Saturday, April 3, 2010

The way it was today: Yosemite Valley

My field studies course took in Yosemite Valley and the Merced River today; we had about 18 students, at least four of whom had never been to Yosemite before. It was a beautiful day in a sense, but challenging for photography; it was overcast and gray, and all the colors were muted. Even worse, the contrast between land and sky was almost impossible to compensate for. I've had to either remove color entirely (black and white) or saturate the colors almost beyond the reality of the day. Our first stop was the famous tunnel view. The parking lot was nicely renovated, but the view is much as it always has been: spectacular! Half Dome was hidden in the clouds.
I calculated recently that I have been to Yosemite Valley at least sixty times in the last twenty years, yet I never tire of the place. When you have seen the iconic domes and cliffs and waterfalls this many times, you may find your eyes wandering from the familiar outlines, and looking for the unfamiliar; I was captured by the cloudy mist flowing down a section of the Rockslides, a slope ignored by most people at the Tunnel View.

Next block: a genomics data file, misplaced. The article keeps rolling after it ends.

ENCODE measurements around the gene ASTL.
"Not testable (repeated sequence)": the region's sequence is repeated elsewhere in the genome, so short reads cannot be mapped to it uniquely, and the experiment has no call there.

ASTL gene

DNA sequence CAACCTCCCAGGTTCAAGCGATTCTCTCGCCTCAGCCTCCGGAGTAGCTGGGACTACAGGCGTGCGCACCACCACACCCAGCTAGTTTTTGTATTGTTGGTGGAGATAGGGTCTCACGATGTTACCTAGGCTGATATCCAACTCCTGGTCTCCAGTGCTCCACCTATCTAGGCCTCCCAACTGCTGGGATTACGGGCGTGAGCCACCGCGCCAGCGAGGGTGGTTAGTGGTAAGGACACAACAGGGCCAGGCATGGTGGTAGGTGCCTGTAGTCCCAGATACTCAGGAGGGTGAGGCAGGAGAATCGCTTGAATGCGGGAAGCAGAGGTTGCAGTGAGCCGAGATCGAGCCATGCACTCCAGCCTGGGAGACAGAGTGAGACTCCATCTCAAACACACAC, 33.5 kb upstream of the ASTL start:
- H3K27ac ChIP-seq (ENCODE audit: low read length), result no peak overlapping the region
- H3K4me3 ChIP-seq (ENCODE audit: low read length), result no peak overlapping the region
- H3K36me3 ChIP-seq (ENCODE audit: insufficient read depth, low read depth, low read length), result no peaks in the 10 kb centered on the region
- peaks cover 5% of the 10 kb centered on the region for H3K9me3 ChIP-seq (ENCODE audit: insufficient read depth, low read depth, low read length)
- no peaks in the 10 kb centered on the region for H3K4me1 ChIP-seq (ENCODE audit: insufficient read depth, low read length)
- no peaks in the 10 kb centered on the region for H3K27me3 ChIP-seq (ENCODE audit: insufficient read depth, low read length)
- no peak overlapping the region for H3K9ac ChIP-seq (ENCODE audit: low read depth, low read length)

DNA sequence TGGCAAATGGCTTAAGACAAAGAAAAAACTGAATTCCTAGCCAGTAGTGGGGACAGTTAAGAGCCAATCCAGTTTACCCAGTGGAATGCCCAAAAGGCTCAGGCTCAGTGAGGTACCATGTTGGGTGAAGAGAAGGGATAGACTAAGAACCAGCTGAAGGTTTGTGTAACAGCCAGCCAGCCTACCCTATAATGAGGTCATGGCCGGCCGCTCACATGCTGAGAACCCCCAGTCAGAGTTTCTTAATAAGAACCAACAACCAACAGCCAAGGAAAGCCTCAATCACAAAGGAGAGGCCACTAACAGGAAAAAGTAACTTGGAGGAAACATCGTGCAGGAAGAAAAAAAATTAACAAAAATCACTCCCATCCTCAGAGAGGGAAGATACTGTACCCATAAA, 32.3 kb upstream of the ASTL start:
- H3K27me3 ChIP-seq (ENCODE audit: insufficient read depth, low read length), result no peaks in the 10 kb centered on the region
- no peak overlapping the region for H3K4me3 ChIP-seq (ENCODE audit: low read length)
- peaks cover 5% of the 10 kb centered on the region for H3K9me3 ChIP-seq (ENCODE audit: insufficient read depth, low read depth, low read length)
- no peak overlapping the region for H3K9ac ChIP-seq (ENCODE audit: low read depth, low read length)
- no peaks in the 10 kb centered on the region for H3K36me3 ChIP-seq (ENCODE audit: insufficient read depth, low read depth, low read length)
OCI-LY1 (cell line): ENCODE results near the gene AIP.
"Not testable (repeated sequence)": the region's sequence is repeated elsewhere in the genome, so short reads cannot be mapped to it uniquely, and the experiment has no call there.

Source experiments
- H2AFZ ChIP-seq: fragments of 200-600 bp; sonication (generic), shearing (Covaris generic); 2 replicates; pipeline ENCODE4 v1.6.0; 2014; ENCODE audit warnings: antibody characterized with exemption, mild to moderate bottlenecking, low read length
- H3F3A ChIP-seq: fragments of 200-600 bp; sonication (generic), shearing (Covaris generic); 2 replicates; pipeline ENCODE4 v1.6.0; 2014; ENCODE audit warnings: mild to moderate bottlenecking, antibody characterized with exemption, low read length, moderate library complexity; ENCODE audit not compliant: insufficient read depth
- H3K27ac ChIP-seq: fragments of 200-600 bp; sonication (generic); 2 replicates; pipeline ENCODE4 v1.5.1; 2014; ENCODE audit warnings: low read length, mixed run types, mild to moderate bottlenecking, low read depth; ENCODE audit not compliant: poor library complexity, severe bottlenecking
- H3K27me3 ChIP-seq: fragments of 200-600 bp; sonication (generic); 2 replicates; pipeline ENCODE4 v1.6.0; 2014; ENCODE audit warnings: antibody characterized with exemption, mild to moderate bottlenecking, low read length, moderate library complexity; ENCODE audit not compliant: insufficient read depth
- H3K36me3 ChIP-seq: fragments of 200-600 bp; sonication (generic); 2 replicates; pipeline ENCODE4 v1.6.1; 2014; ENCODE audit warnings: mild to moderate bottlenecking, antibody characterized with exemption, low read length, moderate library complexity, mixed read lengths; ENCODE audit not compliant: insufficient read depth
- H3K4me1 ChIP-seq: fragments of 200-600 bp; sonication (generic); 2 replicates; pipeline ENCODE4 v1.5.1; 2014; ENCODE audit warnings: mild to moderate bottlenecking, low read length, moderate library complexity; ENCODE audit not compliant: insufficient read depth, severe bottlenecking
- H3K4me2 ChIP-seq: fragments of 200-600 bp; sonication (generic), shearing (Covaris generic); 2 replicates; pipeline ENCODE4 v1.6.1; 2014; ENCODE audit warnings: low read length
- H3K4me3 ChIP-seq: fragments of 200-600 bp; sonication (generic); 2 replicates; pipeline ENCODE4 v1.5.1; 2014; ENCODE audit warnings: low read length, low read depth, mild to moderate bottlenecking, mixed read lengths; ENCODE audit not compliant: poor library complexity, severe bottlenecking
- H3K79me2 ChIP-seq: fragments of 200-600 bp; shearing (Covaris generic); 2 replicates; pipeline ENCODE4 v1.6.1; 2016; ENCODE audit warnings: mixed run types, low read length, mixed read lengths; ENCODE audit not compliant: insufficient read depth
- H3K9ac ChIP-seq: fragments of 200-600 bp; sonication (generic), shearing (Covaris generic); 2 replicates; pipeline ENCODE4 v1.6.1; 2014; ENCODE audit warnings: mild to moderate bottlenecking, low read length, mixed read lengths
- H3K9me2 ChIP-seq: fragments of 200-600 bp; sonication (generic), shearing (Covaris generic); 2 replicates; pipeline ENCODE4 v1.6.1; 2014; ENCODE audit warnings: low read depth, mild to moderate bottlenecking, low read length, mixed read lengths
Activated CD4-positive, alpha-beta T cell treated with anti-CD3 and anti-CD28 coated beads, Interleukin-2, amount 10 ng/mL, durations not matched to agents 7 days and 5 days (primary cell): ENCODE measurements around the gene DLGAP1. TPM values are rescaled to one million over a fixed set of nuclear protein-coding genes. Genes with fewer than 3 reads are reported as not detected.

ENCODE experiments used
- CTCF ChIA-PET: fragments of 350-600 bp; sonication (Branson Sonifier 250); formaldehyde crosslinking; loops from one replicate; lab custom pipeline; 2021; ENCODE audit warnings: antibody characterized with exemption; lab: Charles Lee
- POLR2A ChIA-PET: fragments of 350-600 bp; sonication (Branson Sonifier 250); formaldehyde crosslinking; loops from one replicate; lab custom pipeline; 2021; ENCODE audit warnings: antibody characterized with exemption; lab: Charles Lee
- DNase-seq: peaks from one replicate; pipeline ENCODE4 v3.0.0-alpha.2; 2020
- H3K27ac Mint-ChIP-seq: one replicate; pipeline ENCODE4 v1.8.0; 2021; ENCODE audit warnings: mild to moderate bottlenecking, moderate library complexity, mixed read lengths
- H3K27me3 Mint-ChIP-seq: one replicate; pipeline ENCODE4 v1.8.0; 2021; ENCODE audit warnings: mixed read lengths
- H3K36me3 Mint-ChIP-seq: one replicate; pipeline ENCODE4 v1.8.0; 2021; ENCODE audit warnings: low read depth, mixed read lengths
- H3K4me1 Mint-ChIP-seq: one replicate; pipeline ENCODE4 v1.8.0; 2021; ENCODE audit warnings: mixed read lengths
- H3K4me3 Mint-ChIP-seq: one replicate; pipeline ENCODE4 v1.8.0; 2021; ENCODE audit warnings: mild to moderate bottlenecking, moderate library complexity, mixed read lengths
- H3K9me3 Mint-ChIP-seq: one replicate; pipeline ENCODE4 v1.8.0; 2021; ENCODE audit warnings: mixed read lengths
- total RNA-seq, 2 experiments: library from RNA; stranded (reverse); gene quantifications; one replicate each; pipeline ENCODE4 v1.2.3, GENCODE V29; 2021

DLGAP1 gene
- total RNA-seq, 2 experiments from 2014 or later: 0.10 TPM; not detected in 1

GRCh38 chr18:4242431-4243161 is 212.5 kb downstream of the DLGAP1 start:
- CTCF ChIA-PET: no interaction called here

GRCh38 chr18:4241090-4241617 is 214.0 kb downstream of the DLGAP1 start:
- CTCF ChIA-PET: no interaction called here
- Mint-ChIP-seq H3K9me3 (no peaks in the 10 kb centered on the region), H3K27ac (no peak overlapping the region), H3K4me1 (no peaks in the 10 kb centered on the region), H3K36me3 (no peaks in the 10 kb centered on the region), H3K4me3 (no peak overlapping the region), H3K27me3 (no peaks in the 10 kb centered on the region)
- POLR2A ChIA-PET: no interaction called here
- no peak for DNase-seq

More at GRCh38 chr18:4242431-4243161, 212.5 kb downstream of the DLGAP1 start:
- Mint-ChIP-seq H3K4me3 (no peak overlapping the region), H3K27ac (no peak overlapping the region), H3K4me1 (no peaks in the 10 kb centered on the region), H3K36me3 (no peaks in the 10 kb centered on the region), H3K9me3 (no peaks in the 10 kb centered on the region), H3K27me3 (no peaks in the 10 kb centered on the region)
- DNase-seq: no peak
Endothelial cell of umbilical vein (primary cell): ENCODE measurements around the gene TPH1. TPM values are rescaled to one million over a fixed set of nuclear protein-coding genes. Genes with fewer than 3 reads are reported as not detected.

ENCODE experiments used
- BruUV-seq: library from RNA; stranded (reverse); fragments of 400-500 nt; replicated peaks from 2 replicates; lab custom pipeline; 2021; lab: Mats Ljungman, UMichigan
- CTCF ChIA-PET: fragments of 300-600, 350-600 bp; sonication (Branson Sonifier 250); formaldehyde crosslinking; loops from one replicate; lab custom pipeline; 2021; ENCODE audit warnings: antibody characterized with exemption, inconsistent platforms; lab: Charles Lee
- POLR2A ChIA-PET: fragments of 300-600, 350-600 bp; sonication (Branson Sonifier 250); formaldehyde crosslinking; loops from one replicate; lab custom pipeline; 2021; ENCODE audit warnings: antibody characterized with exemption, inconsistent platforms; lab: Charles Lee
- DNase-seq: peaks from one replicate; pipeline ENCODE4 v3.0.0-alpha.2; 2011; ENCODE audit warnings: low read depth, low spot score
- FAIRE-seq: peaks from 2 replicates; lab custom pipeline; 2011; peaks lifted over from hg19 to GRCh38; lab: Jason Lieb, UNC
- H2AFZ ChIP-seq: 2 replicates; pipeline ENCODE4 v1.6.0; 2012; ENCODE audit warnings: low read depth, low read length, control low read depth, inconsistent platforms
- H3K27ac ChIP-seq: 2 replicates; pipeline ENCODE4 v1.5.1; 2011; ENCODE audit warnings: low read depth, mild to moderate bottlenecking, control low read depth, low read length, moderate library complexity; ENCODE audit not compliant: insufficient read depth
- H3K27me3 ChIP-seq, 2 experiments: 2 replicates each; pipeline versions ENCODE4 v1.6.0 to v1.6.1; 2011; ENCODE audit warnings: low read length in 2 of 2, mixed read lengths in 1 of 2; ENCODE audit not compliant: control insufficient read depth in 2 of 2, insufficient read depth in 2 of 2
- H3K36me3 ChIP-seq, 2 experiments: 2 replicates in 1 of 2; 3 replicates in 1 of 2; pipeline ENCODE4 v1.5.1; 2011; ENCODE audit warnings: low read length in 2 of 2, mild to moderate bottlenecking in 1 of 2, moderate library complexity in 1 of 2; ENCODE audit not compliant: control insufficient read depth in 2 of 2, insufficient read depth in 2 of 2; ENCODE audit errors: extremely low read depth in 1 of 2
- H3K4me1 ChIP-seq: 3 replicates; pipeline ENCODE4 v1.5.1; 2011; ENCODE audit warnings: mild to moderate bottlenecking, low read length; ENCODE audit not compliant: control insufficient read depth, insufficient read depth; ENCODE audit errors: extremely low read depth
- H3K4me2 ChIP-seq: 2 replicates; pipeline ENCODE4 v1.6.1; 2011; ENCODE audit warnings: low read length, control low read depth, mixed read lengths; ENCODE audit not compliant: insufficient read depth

There are cliffs at Yosemite Valley which seen in isolation would merit attention at any other place in the world, maybe gaining some special status as a park or monument. Here, these spectacular cliffs have a name, but I had to look it up: the right-hand cliff is Stanford Point.

Bridalveil Fall plummets 620 feet over a sheer cliff. This classic glacial hanging valley is famous enough to merit a crowded parking lot and trail, but I found myself drawn to the huge cliffs that surround it. The high tower in the background is one of the Cathedral Rocks.

The valley today was on the cusp of a spring eruption. Green shoots are just beginning to show in the meadows, but the winter snows still cling to the high country. The waterfalls are flowing, but nowhere near the discharges that will be here in early May. We've come through three tough drought years, but this year the precipitation was almost normal, aided in part by El Nino conditions in the Pacific Ocean. It won't be enough to fill the half-empty reservoirs but the soil water may be replenished enough that more trees will be able to resist when the pine beetles attack...


SciGuy315 said...

Love the mist on the Rockslide!

Roy said...

Great post. I really enjoy seeing "the other side" of out National Parks. When in Arches and Zion this summer, we made it a point to ignore the most well known places and look around the lesser known. It was an excellent decision.

yosemite faith said...

yosemite is where my heart is always. thanks for the recent photos and updates to my favorite place.